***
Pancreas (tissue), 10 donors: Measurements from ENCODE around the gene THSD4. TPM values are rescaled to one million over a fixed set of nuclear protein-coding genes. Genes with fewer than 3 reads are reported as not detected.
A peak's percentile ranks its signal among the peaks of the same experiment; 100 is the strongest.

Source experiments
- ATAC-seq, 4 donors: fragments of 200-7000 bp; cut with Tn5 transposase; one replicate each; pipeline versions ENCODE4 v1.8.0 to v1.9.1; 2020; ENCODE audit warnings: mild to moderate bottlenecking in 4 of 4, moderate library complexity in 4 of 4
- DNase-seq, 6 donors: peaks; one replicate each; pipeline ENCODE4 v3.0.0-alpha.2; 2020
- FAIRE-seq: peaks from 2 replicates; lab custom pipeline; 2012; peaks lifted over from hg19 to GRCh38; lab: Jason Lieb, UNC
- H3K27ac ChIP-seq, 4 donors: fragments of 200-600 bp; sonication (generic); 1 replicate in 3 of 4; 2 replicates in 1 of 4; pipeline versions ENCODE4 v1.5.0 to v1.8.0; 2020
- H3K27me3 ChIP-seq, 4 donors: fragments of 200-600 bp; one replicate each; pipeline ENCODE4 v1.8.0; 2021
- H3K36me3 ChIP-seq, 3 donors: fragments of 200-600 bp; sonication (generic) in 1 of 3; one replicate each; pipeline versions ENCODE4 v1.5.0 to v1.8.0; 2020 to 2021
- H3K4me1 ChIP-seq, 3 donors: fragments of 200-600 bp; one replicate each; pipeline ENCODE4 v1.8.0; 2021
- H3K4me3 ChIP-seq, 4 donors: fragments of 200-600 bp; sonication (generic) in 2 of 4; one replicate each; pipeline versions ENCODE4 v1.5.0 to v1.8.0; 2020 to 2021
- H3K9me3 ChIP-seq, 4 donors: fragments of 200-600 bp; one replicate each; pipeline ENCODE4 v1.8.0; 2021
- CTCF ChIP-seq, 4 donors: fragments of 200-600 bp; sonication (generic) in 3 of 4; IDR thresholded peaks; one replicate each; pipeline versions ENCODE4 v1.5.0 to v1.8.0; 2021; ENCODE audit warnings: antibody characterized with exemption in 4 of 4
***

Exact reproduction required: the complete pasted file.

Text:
Pancreas (tissue), 10 donors: Measurements from ENCODE around the gene THSD4. TPM values are rescaled to one million over a fixed set of nuclear protein-coding genes. Genes with fewer than 3 reads are reported as not detected.
A peak's percentile ranks its signal among the peaks of the same experiment; 100 is the strongest.

Source experiments
- ATAC-seq, 4 donors: fragments of 200-7000 bp; cut with Tn5 transposase; one replicate each; pipeline versions ENCODE4 v1.8.0 to v1.9.1; 2020; ENCODE audit warnings: mild to moderate bottlenecking in 4 of 4, moderate library complexity in 4 of 4
- DNase-seq, 6 donors: peaks; one replicate each; pipeline ENCODE4 v3.0.0-alpha.2; 2020
- FAIRE-seq: peaks from 2 replicates; lab custom pipeline; 2012; peaks lifted over from hg19 to GRCh38; lab: Jason Lieb, UNC
- H3K27ac ChIP-seq, 4 donors: fragments of 200-600 bp; sonication (generic); 1 replicate in 3 of 4; 2 replicates in 1 of 4; pipeline versions ENCODE4 v1.5.0 to v1.8.0; 2020
- H3K27me3 ChIP-seq, 4 donors: fragments of 200-600 bp; one replicate each; pipeline ENCODE4 v1.8.0; 2021
- H3K36me3 ChIP-seq, 3 donors: fragments of 200-600 bp; sonication (generic) in 1 of 3; one replicate each; pipeline versions ENCODE4 v1.5.0 to v1.8.0; 2020 to 2021
- H3K4me1 ChIP-seq, 3 donors: fragments of 200-600 bp; one replicate each; pipeline ENCODE4 v1.8.0; 2021
- H3K4me3 ChIP-seq, 4 donors: fragments of 200-600 bp; sonication (generic) in 2 of 4; one replicate each; pipeline versions ENCODE4 v1.5.0 to v1.8.0; 2020 to 2021
- H3K9me3 ChIP-seq, 4 donors: fragments of 200-600 bp; one replicate each; pipeline ENCODE4 v1.8.0; 2021
- CTCF ChIP-seq, 4 donors: fragments of 200-600 bp; sonication (generic) in 3 of 4; IDR thresholded peaks; one replicate each; pipeline versions ENCODE4 v1.5.0 to v1.8.0; 2021; ENCODE audit warnings: antibody characterized with exemption in 4 of 4